We’re all familiar with the saying “there are no free lunches.” As the current economic crisis becomes more severe hitting the pocketbooks of many families, don’t neglect paying your HOA dues if you can. The survival of the HOA has always been a motivating factor of HOA boards supported by court rulings, and if assessment income drops as a result of decreasing member finances, guess what?

Whatcan the board  do? Stop maintenance, stop events, clubs, shows, etc. to save cash and help their members survive in an act of good neighbors. Hopefully you may have an enlightened, progressive BOD that ignores the advice of their HOA attorneys, who probably will scare them into you’re gonna get sued.

There are no free lunches living in an HOA.



Homeowner Advocate Research Research

FYI —-

I have collected, and read over the years, several hundred federal and state opinions on HOAs, state actors, mini-governments, foreclosure, due process, equal protection of the laws, constitutionality, etc.  Must be supreme court or appellate court records. It would be helpful to all if you would forward me a link to any important cases that you’ve come across so I could add them to my database.  Email as attachment to, or fax to private fax at 480-907-2196.

Any questions can be sent by text or, preferably, email. No calls please.



HOA foreclosures and unclean hands

I’ve come across a few cases involving the markedly low HOA auction price as compared to the market value of the home. Previously, I compared this situation to the US Supreme Court’s finding that punitive awards more than 10 times the damages violates the 8th Amendment and constitutes cruel and unusual punishment. (See State Farm v. Campbell, 538 U.S. 408 (2003)). But other decisions pertaining directly to foreclosures, which did not address the 8th Amendment, are also to be considered.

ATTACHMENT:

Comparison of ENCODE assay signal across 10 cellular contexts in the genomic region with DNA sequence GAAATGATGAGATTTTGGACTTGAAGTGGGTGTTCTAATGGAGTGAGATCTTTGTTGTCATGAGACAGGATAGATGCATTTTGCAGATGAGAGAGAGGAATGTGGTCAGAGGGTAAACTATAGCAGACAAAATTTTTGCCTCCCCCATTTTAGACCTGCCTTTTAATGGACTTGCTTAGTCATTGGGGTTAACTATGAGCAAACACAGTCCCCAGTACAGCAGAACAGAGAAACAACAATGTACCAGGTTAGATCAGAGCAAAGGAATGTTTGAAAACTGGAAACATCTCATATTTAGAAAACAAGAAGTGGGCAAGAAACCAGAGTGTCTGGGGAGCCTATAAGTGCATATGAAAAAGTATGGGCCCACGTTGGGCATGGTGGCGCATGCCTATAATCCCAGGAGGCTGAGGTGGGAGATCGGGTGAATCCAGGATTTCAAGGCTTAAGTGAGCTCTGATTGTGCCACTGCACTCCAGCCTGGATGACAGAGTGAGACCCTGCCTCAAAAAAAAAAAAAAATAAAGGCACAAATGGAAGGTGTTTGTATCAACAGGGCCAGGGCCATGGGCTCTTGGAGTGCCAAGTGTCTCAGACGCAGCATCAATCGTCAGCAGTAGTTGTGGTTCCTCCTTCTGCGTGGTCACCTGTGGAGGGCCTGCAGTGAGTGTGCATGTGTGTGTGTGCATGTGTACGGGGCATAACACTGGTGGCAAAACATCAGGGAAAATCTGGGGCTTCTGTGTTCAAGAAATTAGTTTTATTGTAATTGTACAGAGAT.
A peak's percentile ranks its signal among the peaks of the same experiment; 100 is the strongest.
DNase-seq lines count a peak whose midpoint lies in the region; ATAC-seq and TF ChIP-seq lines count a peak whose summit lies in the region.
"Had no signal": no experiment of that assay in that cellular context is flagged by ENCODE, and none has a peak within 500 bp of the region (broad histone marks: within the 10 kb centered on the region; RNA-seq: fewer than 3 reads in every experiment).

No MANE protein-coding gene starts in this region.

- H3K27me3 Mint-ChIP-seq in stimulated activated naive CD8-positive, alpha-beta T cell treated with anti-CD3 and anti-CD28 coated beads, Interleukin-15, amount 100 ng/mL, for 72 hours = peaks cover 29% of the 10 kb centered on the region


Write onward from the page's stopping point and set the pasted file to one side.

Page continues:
In the 1984 Tennessee Supreme Court non-HOA case, Holt v. Citizens Central Bank (688 S.W.2d 414), the court reversed long standing doctrine regarding foreclosure sales.  The view that “a price of ten percent of the fair market value would probably shock the conscience of any court” and “that inadequacy of consideration so great as to shock the conscience of the court, standing alone, was sufficient to warrant voiding the sale” was thrown out.  In place, the court held, along with decisions in Texas and North Carolina, that